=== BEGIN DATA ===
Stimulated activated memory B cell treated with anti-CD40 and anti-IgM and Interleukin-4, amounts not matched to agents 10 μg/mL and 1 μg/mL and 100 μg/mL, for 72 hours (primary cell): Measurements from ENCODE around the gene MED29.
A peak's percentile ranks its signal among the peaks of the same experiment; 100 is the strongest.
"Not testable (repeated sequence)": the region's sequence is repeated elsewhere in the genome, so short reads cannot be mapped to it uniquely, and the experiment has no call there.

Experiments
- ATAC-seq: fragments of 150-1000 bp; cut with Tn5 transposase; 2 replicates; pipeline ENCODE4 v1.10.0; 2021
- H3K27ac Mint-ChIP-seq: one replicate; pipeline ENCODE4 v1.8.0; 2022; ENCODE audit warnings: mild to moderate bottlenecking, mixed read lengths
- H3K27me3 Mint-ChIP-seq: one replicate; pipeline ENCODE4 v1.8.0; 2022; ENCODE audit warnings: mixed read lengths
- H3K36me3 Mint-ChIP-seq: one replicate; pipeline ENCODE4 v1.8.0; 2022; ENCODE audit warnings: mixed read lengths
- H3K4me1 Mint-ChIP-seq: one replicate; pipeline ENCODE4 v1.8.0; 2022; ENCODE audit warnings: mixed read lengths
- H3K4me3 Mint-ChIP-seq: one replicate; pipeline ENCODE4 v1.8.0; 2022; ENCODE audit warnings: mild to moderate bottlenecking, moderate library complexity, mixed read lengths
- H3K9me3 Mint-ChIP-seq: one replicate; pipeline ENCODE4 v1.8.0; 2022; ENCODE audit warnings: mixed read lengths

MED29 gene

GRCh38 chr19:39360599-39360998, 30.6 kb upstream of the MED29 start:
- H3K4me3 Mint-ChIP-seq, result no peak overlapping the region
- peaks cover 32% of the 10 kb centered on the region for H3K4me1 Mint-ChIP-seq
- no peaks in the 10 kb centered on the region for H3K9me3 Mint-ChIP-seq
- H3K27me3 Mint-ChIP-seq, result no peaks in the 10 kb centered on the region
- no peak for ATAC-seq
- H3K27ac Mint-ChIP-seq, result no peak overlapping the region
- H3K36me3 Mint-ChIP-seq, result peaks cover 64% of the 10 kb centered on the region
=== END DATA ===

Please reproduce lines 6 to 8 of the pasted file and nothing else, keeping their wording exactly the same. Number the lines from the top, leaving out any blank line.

- H3K27ac Mint-ChIP-seq: one replicate; pipeline ENCODE4 v1.8.0; 2022; ENCODE audit warnings: mild to moderate bottlenecking, mixed read lengths
- H3K27me3 Mint-ChIP-seq: one replicate; pipeline ENCODE4 v1.8.0; 2022; ENCODE audit warnings: mixed read lengths
- H3K36me3 Mint-ChIP-seq: one replicate; pipeline ENCODE4 v1.8.0; 2022; ENCODE audit warnings: mixed read lengths